For the 11 year-old daughter who came home that morning to be confronted with a shocking tragedy, you will never be a footnote or a statistic. She was devastated by your death. Who wouldn’t be? She was troubled by the bizarre stroke of luck, or strange twist of fate, whereby she was not in the house that night, while you were. How does one come to terms with such a thing? She struggled to make sense of it all. I know that she went on living in Berkeley. She graduated from Berkeley High School six years later, and then attended the University of California at Santa Cruz, which is where I met her in 1984. That’s how I learned about your story. She told me about it. It wasn’t easy to talk about, but we were close. We were a couple. We got married in 1989, and spent many years together before we eventually got divorced, which was too bad. But we still have a beautiful daughter together. She will turn 13 next month. She’s in the seventh grade at Albany Middle School, and she performs as an acrobat and a trapeze artist for a professional circus troupe. You would like her.
I never met your father, and don’t know any further details of his life. I understand that he was a good man, a kind man. I can’t pretend to know what he went through after that fateful night in 1973. How does a parent ever recover from such a loss? Likewise, I can only imagine how difficult it was for the other adults to deal with this tragedy. I don’t pretend to speak for them. But I’m sure they felt awful because they were not able to save you, and to keep you out of harm’s way. I’m certain you know it wasn’t their fault, though.
I know that my ex-wife thinks of you every day, as she raises her own child in this dangerous world. Her mother still lives in the same house in Berkeley. She chose to reclaim the place as her home, as a sanctuary for a life of peace, rather than treat it as the scene of a crime one should flee from. Both women are strong individuals who have persevered. I know they will never forget you.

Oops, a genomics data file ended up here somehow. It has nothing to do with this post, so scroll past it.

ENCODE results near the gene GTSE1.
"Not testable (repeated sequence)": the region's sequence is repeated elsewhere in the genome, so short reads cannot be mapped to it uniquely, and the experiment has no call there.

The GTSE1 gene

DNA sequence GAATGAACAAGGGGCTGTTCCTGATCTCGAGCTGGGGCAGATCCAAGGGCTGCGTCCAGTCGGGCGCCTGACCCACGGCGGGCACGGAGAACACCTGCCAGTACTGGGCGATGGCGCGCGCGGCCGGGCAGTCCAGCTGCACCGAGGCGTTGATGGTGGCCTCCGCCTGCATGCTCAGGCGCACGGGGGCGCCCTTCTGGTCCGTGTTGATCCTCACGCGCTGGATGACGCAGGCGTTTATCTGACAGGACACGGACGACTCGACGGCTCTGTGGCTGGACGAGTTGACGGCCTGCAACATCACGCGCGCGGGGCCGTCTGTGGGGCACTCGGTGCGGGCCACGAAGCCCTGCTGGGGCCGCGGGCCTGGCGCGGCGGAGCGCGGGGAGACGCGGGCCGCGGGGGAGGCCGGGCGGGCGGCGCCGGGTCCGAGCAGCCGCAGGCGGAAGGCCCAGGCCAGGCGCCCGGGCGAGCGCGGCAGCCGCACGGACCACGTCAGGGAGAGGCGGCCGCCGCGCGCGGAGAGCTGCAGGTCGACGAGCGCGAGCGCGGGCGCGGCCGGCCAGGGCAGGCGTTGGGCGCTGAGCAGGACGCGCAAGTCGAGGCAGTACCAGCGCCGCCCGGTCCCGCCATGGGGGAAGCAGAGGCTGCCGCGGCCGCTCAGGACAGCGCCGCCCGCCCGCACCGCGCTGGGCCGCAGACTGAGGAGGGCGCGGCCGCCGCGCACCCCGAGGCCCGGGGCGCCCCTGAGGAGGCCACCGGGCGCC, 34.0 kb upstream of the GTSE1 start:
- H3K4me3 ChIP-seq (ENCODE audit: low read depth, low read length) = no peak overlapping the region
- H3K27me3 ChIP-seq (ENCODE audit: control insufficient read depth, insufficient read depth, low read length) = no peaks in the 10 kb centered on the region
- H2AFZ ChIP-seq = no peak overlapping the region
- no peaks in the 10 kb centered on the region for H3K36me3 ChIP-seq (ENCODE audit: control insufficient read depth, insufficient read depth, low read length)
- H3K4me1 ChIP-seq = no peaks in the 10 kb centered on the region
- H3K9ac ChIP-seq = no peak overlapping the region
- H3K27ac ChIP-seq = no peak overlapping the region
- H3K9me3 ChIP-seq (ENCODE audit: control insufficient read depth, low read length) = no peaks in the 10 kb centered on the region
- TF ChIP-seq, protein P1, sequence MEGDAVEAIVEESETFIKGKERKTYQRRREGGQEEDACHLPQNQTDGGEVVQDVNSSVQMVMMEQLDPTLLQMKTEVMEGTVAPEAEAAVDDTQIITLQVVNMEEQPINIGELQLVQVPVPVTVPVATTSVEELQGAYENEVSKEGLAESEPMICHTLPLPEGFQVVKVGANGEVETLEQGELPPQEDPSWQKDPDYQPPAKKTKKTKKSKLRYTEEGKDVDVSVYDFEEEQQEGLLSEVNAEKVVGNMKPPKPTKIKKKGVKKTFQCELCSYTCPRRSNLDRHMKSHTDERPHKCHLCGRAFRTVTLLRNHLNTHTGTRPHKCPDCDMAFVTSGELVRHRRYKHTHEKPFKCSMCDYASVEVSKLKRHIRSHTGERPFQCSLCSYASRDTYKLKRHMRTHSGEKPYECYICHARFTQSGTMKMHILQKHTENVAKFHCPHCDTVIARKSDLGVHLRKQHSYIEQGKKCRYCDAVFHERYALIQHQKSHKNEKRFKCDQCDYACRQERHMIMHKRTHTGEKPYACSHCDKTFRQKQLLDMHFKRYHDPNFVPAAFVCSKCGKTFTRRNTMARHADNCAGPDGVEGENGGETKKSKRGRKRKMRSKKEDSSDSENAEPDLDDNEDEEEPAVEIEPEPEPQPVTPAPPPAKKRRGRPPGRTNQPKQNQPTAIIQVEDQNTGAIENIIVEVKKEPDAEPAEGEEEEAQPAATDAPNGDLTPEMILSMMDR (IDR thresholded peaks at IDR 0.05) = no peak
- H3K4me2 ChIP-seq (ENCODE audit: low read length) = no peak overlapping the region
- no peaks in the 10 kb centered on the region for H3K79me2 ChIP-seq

I often wonder how anyone can possibly believe in an all-knowing, all-powerful God, when someone like you, an innocent child, has her life snatched away so soon, for no reason. I don’t understand it; it makes no sense to me. So when adults talk about God, I don’t pay much attention. Spare me the grown-up theology; better to take a child’s perspective, when it comes to spiritual matters. One of my favorite writers, Jack Kerouac, may have summed it up best. Toward the end of his best book, in the midst of a high-spirited improvisation, he simply asks: “And don’t you know that God is Pooh Bear?”
You did not deserve what happened to you, and the people who knew you did not deserve to lose you. But then again, perhaps we as a society were not good enough to deserve you. Maybe you were too good for us. Maybe all of the children who are senselessly killed in our society are too good for us. Thousands of children and young people are wounded or killed by guns every year in America. (Precise statistics are not even available, due to idiosyncrasies in reporting.) If we are not able to prevent these atrocities from occurring, then perhaps we do not deserve to be blessed with the miracle of children. It is our tragedy. We have to live with it. And it’s up to us to change.
Maybe telling your story, and the stories of others like you, can help make a difference. Another one of my favorite writers, Joan Didion, wrote that “we tell ourselves stories in order to live.” Stories did not help you go on living. But your story might help others to go on. Perhaps your story can help us strive for clarity and wisdom in our lives, and to choose peace and sanity over the madness of violence. Every time I hear about another school shooting, or another accidental gun death, I think about you. Every time I hear someone say that guns can keep us safe, or that our best solution to crime is “a good guy with a gun,” I think about you. Every time I hear someone say that we need armed guards at schools, I think about you. Every time I notice children who are killed in wars being described as “collateral damage,” I think about you.
And I didn’t even know you. But I know your story. I used to resist a full appreciation, because I was ill-equipped to deal with it. It is easier to block out certain information, than to confront the full truth. After the tragedy occurred at the elementary school in Newtown, Connecticut, however, I found myself thinking about you and your story, and began to understand its importance. As with all of the children who have been taken away from us, you have challenged us to at least try to live — in spite of all our flaws — in something akin to a state of grace. For that we are grateful to you.
That’s all I wanted to say for now. I think you know that God is Pooh Bear… Don’t you? Yes.